From Sydney to Washington to Ottawa, central bankers are reiterating their commitment to wrestling inflation under control. But skeptic market participants have been on the lookout for weakening resolve that could derail them from that objective.
According to Canso Investment Counsel Ltd.’s Corporate Bond Newsletter for October 2022, this dynamic resulted in unsteady financial markets that wavered between central bank announcements and economic releases.
“Simply put, there was no obvious place to hide as all asset classes suffered,” the newsletter says.
“The carnage in fixed income markets is the worst seen in most of our lifetimes… (but) leveraged loans continued to be resilient and were once again at the top of the table.”
Among these is Morningstar/LSTA U.S. Leveraged Loan Index, which produced a 1.03% return in the third quarter, despite falling -2.27% in September.
“However, (leveraged) loans are down by 2.25% for the year through October, leaving 2022 on track for the worst annual return since the Global Financial Crisis,” reported Marina Lukatsky, leader from S&P Global Market Intelligence LCD Research business, in the October Morningstar/LSTA analysis.
“Investors in high quality bond markets in Canada also found refuge amongst the wreckage in the third quarter (and), despite the move in short yields, longer term government bond yields in Canada finished the period largely unchanged,” Canso says.
Rising interest rates and market lurches also resulted in a heightened cost of borrowing.
“Borrowers across industries tapped the corporate bond market in the early days of the pandemic to bolster their cash reserves to protect from uncertainty,” reads the newsletter.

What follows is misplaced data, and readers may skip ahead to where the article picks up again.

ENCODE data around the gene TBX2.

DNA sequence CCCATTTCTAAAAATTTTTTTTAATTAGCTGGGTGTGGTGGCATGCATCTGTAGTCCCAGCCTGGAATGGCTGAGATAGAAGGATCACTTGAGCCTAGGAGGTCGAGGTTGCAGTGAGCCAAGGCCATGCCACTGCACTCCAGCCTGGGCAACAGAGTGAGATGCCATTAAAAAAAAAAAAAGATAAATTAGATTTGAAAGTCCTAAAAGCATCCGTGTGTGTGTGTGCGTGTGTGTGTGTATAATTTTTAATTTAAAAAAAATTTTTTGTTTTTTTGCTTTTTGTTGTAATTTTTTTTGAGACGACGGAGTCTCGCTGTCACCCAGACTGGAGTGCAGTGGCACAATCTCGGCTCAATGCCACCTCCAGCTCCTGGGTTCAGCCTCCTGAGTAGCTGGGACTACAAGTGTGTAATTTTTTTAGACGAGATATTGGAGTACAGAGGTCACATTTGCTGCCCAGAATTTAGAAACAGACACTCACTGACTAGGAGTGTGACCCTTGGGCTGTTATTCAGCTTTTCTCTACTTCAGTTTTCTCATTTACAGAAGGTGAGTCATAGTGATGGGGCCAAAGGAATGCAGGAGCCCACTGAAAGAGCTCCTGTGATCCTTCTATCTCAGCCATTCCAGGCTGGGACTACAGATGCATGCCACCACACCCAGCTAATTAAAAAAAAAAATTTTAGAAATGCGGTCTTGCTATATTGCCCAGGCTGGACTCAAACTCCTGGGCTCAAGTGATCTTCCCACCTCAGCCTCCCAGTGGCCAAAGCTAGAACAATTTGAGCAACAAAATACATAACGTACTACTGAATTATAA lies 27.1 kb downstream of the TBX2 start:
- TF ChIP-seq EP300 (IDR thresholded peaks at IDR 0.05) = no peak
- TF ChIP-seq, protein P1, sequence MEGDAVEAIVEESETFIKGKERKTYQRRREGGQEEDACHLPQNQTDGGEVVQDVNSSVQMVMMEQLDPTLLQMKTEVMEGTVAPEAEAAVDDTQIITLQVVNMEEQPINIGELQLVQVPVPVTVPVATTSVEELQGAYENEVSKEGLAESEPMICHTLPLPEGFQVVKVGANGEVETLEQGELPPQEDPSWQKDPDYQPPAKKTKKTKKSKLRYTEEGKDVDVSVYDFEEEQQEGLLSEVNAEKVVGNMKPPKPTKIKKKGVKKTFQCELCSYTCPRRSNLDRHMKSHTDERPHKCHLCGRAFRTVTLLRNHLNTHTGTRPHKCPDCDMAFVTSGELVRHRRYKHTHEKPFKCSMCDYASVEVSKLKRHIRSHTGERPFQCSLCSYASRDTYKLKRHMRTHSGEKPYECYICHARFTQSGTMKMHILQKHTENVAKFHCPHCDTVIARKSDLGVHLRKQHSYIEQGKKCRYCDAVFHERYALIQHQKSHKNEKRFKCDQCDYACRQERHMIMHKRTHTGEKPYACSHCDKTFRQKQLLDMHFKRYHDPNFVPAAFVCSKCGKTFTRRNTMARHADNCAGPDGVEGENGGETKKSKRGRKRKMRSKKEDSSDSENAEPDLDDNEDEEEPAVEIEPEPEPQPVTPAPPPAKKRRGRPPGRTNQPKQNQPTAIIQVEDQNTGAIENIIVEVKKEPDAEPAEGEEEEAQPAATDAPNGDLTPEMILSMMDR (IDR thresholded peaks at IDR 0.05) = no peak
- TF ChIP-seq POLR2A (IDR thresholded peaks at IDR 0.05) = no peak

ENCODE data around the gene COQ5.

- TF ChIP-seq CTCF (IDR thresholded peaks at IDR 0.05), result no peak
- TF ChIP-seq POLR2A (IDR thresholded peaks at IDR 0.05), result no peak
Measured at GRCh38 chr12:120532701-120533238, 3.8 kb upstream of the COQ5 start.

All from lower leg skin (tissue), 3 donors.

Some companies like Delta Airlines and Suncor Energy, which benefited from strong recoveries, were able to use debt tenders to “pay down high coupon debt prior to maturity, (and) save significant interest costs in the years ahead.”
Meanwhile, Rogers, which issued over 10 billion dollars worth of bonds in March with a “Special Mandatory Redemption” (SMR) clause redeemable at 101 cents on the dollar, saw itself in hot water after bond prices fell, following the sharp rise in interest rates.
“By August, longer-dated bonds were trading down in the low $90s-range making the 101 SMR clause quite attractive for bondholders, and quite punitive for the company.”
Rogers ended up having to push the SMR date out a year, and pay hundreds of millions in fees.
High yield credit markets were also volatile during the third quarter. Starting at 605bps in early July, spreads sank to a low of 443bps.
“Renewed attention on monetary policy coupled with recession concerns pushed spreads to 550bps at quarter-end,” the newsletter says.
“Volatile market conditions and the rise in yields continued to translate into limited new issuance…Issuers needing to complete transactions face significantly higher funding costs and a skittish, often non-committal investor base.”
Canso foresees all of this translating into less money available for lower quality companies and at much more expensive rates.
“We expect this dynamic to lead to more corporate defaults. So while lower quality credit is looking more interesting, with high yield credit spreads hovering around their historic average and default rates still low, the stress being observed may just be the start.”
The best way to take advantage of these market conditions, Canso says, is by “concentrating research efforts on new issuers that may become interesting as credit markets continue to tighten, (and) placing relative value in higher quality and highly liquid securities, which will be saleable in the worst of market scenarios.”
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